depend for a great part of their daily the pointed part, with which he pin- agreeable practice of novel-reading, it ned him to the earth, and then continued his flight. The foremost of the indeed, that any man of talents who

must appear to be a very strange thing Indians, on arriving at the place, stop- chooses to write a novel should ever ped till others came up to join them, undergo the mortification of seeing his when they set up a hideous yell. work neglected. The truth is, that Every moment of this time was improved by Colter, who, although faint- the character of a great novel-reader ing and exhausted, succeeded in gain- implies the most perfect incapacity to ing the skirting of the cotton wood judge between a good novel and a bad trees, on the borders of the fork; of bestriding an Arabian, will submit

one. No man who knows the luxury through which he ran, and plunged to be jolted upon a carrion-hack; and into the river. Fortunately for him, a little below this place there was an island, against the upper point of which

Fragments and Fictions, translated

from the French of Jean Pococurante de a raft of drift timber had lodged, he Peudemots, sometime Secretary to the dived under the raft, and after several Prince de Talleyrand. 12mo, pp. 138. efforts, got his head above water as Macredie, &c. Edinburgh. 1817.

the virtuoso is very seldom a habitual will, ere long, provided he makes a gazer at sign-posts. The reader who suitable use of his genius, become one is capable of understanding Cervantes, of the best ornaments of his time. He Fielding, and Voltaire, is not likely to is master of an elegant style, devoid of be a great patron of the Minerva Press; affectation, light, graceful, equally reand vice versa, the consumers of the mote from the rumbling periodic style Minerva Press ware have no relish for which is fashionable on this side of any of the great works of fiction, either the Tweed, and the pernicious epiin poetry or in prose.

grammatic vulgarities which have The reading public of Edinburgh lately become too common among our do themselves the honour to suppose neighbours of the South. In this that they are the most enlightened and style he embodies lively and exquisite elegant reading public in the world. Wit, delicate and manly feelings, bitThey have been confirmed, we sup- ter sarcasms and satire, and observapose, in this vanity, by the practice of tions and reflections of no ordinary many of the best English writers in depth, all in their turn; and with the present day, who publish their such a sense of propriety, such a deliworks in this city, rather than in cacy of taste, that no one of these ele. London. But we fear there is at ments is ever allowed, in any measure, bottom very little foundation for the to neutralize the effect of the others. belief. Scotland possesses a few au- The volume is a trifle, and we rethors of great eminence; but, with gard it merely as a promise. We shall the exception of these, we think her not therefore, at present, enlarge at literary population is entitled to very any greater length upon merits which little respect. Our ladies and gentle- we hope soon to see surpassed, or men can indeed re-echo with much powers which, we doubt not, will yet volubility the praises of any estab- be far more richly developed. Our lished author, in the words and object is merely to call the attention phrases already consecrated to his use of our readers; and this, we are aware, by the Edinburgh or Quarterly Re- can be done by no means so effectualviews; but they have no real, intense, ly as by an extract. We might have abiding delight either in poetry or in selected others, in which greater depth prose. They have already almost for- and power are manifested; but elegotten Scott's poems, merely because gance is so much the desideratum in he has not published any for some most writings of our time, that we years, and, of consequence, has not have fixed, chiefly for its sake, upon been celebrated in any late numbers the of the Reviews. For the same reason, « ONE NIGHT IN ROME. Mackenzie is seldom spoken of, in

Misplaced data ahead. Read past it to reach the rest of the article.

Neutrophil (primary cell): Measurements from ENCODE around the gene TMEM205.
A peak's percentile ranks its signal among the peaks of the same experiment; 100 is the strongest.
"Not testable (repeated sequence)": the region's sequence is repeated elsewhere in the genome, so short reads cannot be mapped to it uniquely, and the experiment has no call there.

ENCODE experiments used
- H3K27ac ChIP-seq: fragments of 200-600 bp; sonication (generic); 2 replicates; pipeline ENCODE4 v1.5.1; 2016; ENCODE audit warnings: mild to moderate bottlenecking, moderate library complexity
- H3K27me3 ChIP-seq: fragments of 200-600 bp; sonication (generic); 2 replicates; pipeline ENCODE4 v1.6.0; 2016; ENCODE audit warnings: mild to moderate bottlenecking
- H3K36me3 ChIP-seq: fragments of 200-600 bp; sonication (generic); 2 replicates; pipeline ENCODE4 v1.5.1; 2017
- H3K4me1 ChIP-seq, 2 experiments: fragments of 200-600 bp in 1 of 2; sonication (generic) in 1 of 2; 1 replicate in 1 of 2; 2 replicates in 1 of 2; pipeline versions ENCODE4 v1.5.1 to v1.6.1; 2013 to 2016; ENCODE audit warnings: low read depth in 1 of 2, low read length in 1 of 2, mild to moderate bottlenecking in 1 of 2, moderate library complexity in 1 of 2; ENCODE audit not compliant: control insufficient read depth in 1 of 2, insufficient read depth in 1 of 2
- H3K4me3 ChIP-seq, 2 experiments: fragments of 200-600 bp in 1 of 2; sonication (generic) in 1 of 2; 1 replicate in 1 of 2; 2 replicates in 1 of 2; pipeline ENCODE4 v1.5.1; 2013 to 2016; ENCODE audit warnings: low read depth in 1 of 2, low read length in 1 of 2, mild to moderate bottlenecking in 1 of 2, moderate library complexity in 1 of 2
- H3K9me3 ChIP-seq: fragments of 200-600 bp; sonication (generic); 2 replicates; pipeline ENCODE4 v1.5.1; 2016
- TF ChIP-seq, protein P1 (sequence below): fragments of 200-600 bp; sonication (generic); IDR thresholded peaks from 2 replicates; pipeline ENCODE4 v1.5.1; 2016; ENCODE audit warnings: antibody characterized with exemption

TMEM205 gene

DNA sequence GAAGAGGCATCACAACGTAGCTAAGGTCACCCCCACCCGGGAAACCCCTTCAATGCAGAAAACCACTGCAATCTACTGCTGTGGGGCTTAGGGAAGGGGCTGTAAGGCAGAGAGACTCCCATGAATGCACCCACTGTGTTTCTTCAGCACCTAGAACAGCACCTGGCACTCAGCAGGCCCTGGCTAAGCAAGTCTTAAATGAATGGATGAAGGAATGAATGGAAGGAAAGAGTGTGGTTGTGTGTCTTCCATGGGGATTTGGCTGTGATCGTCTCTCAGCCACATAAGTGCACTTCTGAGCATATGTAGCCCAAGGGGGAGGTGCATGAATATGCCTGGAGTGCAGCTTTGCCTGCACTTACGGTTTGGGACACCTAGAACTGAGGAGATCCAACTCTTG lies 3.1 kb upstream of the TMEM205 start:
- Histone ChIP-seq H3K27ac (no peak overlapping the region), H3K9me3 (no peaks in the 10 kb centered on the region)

“ Know'st thou the pile the colonnade sus. comparison with Maturin; and Ma

tains, dame Darblay has been eclipsed by Its splendid chambers, and its rich domains, Miss Jane Porter. Indeed the whole Where breathing statues stand in bright artrue literature of our country is com

ray.

GOETHE. paratively neglected, and any thing, “ During those extraordinary times when to be noticed, must be new.

Nero wantoned in every species of atrocity, It is not long since this little vo- a young man, by name Agenor, was brought lume possessed all the merits of no- up in one of the provinces of Italy. He velty, and yet it is quite unknown. lost both his parents, and finding himself Had it been published by any great his own master, set out to visit Rome. bookseller, and noticed in any great

“ It was at dusk, after a fatiguing jourReview, it must at once have become ney, when he first made his approach to popular; but such has not as yet been crimes. Lights were seen scattered over all

that immense labyrinth of wonders and of its fate.

the city. The sound of chariot wheels, voIt consists of various little tales and ciferations, and musical instruments, reached fragments, all written under the dis- him before his entry, and soon after stunned guise of a translation from the French, him, in passing along the streets, where seand most of them exhibiting better nators, and women of rank, flamens, and specimens of Voltaire's mode of novel- gladiators, knights, thieves, matrons, orawriting than any we remember to have tors, and debauchees, were strolling together seen in our language. The author we different tones, of drunkenness, derision,

in companies, and conversing in a thousand guess to be a young man ; but we pre- kindness, resentment, vulgarity, and highdict that his name, whatever it be, breeding. In short, it was the festival of